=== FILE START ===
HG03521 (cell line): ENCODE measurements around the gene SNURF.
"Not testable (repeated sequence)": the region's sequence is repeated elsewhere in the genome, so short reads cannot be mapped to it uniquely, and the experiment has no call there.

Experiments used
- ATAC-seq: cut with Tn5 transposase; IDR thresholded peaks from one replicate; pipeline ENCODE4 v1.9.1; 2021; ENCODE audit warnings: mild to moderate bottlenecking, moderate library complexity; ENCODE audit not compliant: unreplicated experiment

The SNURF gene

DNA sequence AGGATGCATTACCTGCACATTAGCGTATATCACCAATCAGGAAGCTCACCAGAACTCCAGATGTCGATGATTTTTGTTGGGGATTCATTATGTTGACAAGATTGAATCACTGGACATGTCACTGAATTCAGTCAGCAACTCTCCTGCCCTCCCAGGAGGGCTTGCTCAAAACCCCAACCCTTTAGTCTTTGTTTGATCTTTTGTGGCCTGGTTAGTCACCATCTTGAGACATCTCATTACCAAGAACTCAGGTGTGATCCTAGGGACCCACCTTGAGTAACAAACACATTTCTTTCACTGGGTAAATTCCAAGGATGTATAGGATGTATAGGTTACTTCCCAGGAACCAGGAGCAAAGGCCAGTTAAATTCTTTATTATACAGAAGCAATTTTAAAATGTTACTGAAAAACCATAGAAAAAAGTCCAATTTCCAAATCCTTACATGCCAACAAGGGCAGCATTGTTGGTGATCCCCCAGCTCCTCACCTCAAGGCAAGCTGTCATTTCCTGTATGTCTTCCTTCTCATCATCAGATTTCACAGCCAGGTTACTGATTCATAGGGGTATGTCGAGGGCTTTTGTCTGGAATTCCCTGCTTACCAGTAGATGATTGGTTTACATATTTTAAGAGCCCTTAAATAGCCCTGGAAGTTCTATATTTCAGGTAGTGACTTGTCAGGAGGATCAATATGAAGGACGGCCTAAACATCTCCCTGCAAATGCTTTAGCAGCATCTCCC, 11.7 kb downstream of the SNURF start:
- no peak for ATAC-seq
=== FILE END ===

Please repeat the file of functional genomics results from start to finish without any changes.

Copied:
HG03521 (cell line): ENCODE measurements around the gene SNURF.
"Not testable (repeated sequence)": the region's sequence is repeated elsewhere in the genome, so short reads cannot be mapped to it uniquely, and the experiment has no call there.

Experiments used
- ATAC-seq: cut with Tn5 transposase; IDR thresholded peaks from one replicate; pipeline ENCODE4 v1.9.1; 2021; ENCODE audit warnings: mild to moderate bottlenecking, moderate library complexity; ENCODE audit not compliant: unreplicated experiment

The SNURF gene

DNA sequence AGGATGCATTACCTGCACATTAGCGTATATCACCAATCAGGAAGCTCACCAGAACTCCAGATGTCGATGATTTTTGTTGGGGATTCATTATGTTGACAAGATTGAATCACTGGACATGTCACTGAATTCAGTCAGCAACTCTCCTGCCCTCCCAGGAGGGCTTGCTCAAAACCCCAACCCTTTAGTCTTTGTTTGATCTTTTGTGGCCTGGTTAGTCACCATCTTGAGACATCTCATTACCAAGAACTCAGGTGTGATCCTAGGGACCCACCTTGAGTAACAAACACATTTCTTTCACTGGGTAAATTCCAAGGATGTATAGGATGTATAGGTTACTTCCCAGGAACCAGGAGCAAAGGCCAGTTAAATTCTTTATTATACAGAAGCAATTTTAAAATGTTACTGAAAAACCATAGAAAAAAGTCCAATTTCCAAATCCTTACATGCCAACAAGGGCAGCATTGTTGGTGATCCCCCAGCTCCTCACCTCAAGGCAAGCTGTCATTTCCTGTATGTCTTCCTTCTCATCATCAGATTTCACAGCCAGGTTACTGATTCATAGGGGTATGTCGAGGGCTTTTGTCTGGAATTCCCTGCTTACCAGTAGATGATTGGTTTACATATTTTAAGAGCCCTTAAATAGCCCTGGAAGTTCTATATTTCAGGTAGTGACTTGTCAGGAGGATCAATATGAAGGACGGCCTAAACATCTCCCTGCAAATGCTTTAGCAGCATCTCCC, 11.7 kb downstream of the SNURF start:
- no peak for ATAC-seq